Expanding Your Experience of Choice

by | Apr 25, 2022 | Leadership | 0 comments

From our previous article, we know that we all make many choices automatically. They save us time and energy and we don’t even notice them as choices… even when they are not saving us time and energy, when our automatic choices are actually wasting time and energy.

Time and energy are resources that we too rarely have enough of. Leaders never seem to have enough of either. There are staffs to be managed, customers to coddle, finances to figure out, superiors to satisfy, and the partner and kids at home to be pleased and loved. The list goes on and on. Time’s a wasting.

Yet, we rarely think about the things we do on automatic which waste time and energy. I’m not talking about watching TV, resting, having a glass of wine, or playing with the kids. Those activities are not wasteful. They are useful for both pleasure and energy renewal. Do them well.

It’s our automatic choices to complain, blame, worry, make excuses, and rationalize that should concern us. Procrastinating is another—too often I’ll do anything else when I should be working on my next article.

Then there is analyzing for the 30th time how I’ll talk my editor into giving me a bigger advance. Arguing and trying to convince are too rarely useful to be anything but energy sponges. All are activities that sponge up our time and energy, resulting in nothing worthwhile.

Then there’s pretending—pretending we know something we don’t, pretending we’re okay when we’re not, pretending we’re cool when we don’t feel cool at all. The list goes on.

What are your energy sponges? Make a list of them. If you can’t think of many, ask your buddy at work or your partner and kids at home. They know.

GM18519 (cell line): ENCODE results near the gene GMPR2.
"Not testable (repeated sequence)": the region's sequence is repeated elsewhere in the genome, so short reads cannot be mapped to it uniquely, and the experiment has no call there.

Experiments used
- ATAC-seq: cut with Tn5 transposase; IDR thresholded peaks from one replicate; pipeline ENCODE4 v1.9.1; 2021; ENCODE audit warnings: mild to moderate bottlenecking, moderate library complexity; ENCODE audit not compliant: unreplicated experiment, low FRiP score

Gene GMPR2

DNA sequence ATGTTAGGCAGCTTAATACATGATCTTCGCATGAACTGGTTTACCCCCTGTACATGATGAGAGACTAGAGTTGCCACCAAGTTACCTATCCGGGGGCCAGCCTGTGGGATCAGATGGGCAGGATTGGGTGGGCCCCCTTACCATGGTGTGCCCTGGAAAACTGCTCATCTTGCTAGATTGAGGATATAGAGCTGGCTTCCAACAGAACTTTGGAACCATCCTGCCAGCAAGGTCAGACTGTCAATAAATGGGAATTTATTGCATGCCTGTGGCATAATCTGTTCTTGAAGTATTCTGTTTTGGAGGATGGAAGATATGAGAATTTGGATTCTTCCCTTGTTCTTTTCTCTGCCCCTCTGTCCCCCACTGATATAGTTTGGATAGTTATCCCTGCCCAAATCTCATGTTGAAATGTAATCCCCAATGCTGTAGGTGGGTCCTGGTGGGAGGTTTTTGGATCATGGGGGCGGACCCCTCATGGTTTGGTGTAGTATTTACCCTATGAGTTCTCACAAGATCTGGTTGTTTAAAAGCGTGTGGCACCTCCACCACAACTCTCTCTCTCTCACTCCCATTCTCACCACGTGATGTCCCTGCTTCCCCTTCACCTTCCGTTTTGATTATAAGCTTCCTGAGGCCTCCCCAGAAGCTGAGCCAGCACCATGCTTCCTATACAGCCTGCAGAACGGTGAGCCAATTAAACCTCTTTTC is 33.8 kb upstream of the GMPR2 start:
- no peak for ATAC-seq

The complexity of life in today’s organizations and the pace of change within them is ever-increasing. Successful leaders must efficiently use their energy and time and minimize behaviors—their energy sponges—that waste them.

Why do we have energy sponges if they are such a waste? At some point in our lives, they helped us accomplish whatever goals were at hand. Your whining got you that toy your parents were reluctant to give you. Through procrastinating someone else took out the garbage. When you argued long enough, the other person gave in.

As adults, these energy sponges are rarely useful. To minimize them we must notice them. Notice them as automatic habits from our past. Then we can, with intention and deliberation, choose a different focus for our energy.

Dr. Maggie Parker owns and runs a sizeable data-mining organization. She needed to have a conversation with a new vice president about the about his seemingly uncooperative demeanor. She had procrastinated from worrying about offending him and possibly losing him. She also blamed herself for not working more closely with him.

I asked her what she would do if she were at her very best? She said she would calmly and politely ask him why he seemed to question everything she said. Getting the point, she said she would speak to him the next day.

At our next meeting, she said all of her energy sponges started up the morning she planned to confront him. However, she focused on her ability to choose action rather than continue with her sponges. She told him about her concern.

He said he had not meant to be uncooperative. He just wanted to show that he was on top of his game and promised to tone it down.

There isn’t enough time in a day for leaders to satisfy all the demands that their role and life offer them. Time and energy are too precious to use much of them doing things that are neither productive nor satisfying.

Through expanding our experience of choice, we can master how we use our own energy to improve our efficiency and effectiveness. From there, we can help those who follow us to expand their experience of choice as well. A great formula to create great teams and organizations that will thrive and prosper!

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